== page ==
Changing ways of working is not easy, and this is supported by statistics. According to Gartner, only every third critical change project is successful. The two biggest reasons for this, as I see it, are that (1) less than half of the people (44%) involved in a change project understand the change they are driving and (2) roughly one third (38%) understand it but do not agree with it.
"I claim that the numbers are even more depressing when driving a change in the context of sales."
Sellers are “rock stars” and guys who work independently. They know that they are the ones who bring in the money and they have customer contacts—often on a personal level and with a long history. But why is a sales transformation so difficult to implement successfully?
Here, I don’t discuss how right or wrong the change itself is—my starting point is that the change itself makes sense. It should have the right drivers, obtained, for example, by won–lost case reviews or customer interviews. Typically, sales transformation is driven by the following three steps.
Step 1: Define the sales process. The sales process defines the activities, and their sequences and responsibilities in a given context. The process is crucial for defining common ways of working and controlling how people operate. But, let’s be honest here: the sellers hate processes.
One seller told me that he sees processes as speed limits when driving along the highway.
Step 2: Implement supporting IT. Today various IT systems (e.g. CRM, CPQ, ERP) support the sales process and its implementation. They are absolutely necessary for sales management, forecasting, planning, and controlling sales process compliancy. But again, sellers are not big fans of these. The same seller compared CRM to the police, adding that since “if it is not in CRM, it does not exist.”
Step 3: Organize trainings. There are many kinds of sales training and they are a necessary part of a change. They explain the new process, system, method, tool etc. and provide inspiration for participants. But in the shoes of a seller, trainings are too far from reality: “Very interesting and logical stuff, but I cannot use it because …”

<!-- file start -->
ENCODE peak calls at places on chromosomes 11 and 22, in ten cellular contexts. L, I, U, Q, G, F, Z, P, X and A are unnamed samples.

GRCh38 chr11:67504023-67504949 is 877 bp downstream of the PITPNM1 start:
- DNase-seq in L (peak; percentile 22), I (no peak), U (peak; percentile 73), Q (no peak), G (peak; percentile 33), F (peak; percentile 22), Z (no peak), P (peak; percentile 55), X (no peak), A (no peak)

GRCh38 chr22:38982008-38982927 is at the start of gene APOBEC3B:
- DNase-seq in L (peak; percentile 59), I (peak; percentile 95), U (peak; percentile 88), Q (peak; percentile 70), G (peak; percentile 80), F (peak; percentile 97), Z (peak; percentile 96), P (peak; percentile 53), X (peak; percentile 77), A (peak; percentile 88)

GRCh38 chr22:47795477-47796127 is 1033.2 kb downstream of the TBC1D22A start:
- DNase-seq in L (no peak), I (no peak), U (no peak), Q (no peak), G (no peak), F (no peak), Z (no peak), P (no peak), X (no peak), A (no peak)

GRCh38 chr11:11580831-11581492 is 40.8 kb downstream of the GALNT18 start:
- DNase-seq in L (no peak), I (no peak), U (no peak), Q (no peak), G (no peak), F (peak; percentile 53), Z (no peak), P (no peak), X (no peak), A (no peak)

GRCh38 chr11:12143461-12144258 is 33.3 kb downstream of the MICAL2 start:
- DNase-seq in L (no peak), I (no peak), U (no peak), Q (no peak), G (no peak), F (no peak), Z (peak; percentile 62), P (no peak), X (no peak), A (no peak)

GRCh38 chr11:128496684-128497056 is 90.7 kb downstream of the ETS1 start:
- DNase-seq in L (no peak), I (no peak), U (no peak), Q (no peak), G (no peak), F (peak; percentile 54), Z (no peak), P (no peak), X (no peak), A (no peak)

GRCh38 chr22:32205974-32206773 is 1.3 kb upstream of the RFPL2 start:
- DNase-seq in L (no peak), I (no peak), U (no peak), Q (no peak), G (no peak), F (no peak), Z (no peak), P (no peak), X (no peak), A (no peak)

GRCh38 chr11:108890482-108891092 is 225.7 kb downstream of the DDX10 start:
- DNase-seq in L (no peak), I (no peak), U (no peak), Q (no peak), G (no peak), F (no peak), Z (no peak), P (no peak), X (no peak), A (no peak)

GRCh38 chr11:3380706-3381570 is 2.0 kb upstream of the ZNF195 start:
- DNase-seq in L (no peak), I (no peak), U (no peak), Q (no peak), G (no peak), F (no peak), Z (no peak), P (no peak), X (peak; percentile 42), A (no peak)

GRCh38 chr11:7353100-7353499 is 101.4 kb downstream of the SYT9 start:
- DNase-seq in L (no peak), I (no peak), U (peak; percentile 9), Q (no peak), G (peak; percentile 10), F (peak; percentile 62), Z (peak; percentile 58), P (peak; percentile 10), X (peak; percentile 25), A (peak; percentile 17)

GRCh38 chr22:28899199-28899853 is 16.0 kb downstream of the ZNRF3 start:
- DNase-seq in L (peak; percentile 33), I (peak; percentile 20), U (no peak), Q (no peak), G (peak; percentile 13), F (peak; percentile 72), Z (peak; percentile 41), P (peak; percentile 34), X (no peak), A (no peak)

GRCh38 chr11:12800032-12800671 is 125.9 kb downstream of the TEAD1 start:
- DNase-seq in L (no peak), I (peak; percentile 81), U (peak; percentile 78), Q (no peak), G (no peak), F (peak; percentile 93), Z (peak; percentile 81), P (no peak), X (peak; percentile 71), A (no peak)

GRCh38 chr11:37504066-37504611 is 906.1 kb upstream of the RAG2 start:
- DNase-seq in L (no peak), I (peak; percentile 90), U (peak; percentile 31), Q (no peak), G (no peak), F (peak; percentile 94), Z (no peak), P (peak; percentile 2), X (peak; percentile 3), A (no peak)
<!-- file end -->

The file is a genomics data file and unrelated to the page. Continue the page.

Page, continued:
To be crystal clear, these three steps are necessary, but if just one is used alone, it will not be enough. The big problem with them is that if you don’t get the sales team to follow you, your implementation will not be successful.
To get people to follow you, you must ensure that they understand the change (why and what is being changed) and are willing, able, and required to implement it in daily life (how the change will happen). In sales, in practical terms, this means there are the following three requirements.
Requirement 1: A ssuper clear sales strategy. Your sales strategy should define who sells what, to whom, and how. It must be clear and concrete enough to guarantee that your commercial machine has a clear direction and set-up. In my opinion, sales strategies are typically too vague, and basically, everything can be argued to align with the strategy. Sellers are experts at finding a pigeonhole in the sales strategy, and therefore, many changes in sales will not be implemented properly.
Requirement 2: New sales management practices. New ways of working in sales require new kind of sales management. In the most successful sales transformation implementations, the manager acts as a coach with various coaching sessions on a weekly basis. New non-negotiables and KPIs need to be set and reviewed actively. Far too often, sales management practices are properly in the scope of a transformation but the old ways remain and continue to be applied. For sellers it seems that the change is not necessary in practice, and the old ways of working continue to flourish.
Requirement 3: Learning with real opportunities. To start working in new ways is difficult, and it requires new capabilities and confidence. I claim that the most effective way to do this is to practice with real opportunities as a joint effort. This applies to everything, be it sales activity, a tool, or something else. To get moving fast, you should pick the most attractive opportunities, sellers, and sales managers with a “can-do” attitude and a coach (internal or external) with relevant experience. The effort is about preparing and performing together and providing feedback later for learning purposes. After the first successful cases are promoted and customer testimonials shared with the rest of your sales department, you are halfway there. Almost always this phase is neglected and implementation on the opportunity level is left on the seller’s shoulders. Often the burden is too much, and the new practices will not be applied.
“The only constant is change,” and this also applies to sales.
Covid-19 has had, and will have, a huge impact on how customers buy and how companies sell. Companies need to transform the sales department to various degrees, and these changes need to be implemented all the way to the front line. To improve the statistics above, make sure that the people involved understand the change and have the necessary support and capabilities to drive it.
Ville Tiainen vastaa Suomen Deloittella B2B-myynnin transformaatioista erityisesti teollisissa yrityksissä. Villen intohimona on arvomyynnin ja asiakaslähtöisyyden suunnittelu, juurruttaminen ja johtaminen. Villellä on yli 10 vuoden kokemus erilaisista myynnin transformaatiosta ’commercial excellence’ kärjellä teollisessa kentässä. Briefly in English: Ville Tiainen is responsible for B2B sales transformations in Deloitte Finland, heavily focusing on industrial companies. Ville is passionate about designing, implementing and managing value based selling and customer centricity. Ville has more than 10 years of experience in various sales transformations with commercial excellence edge in the industrial field.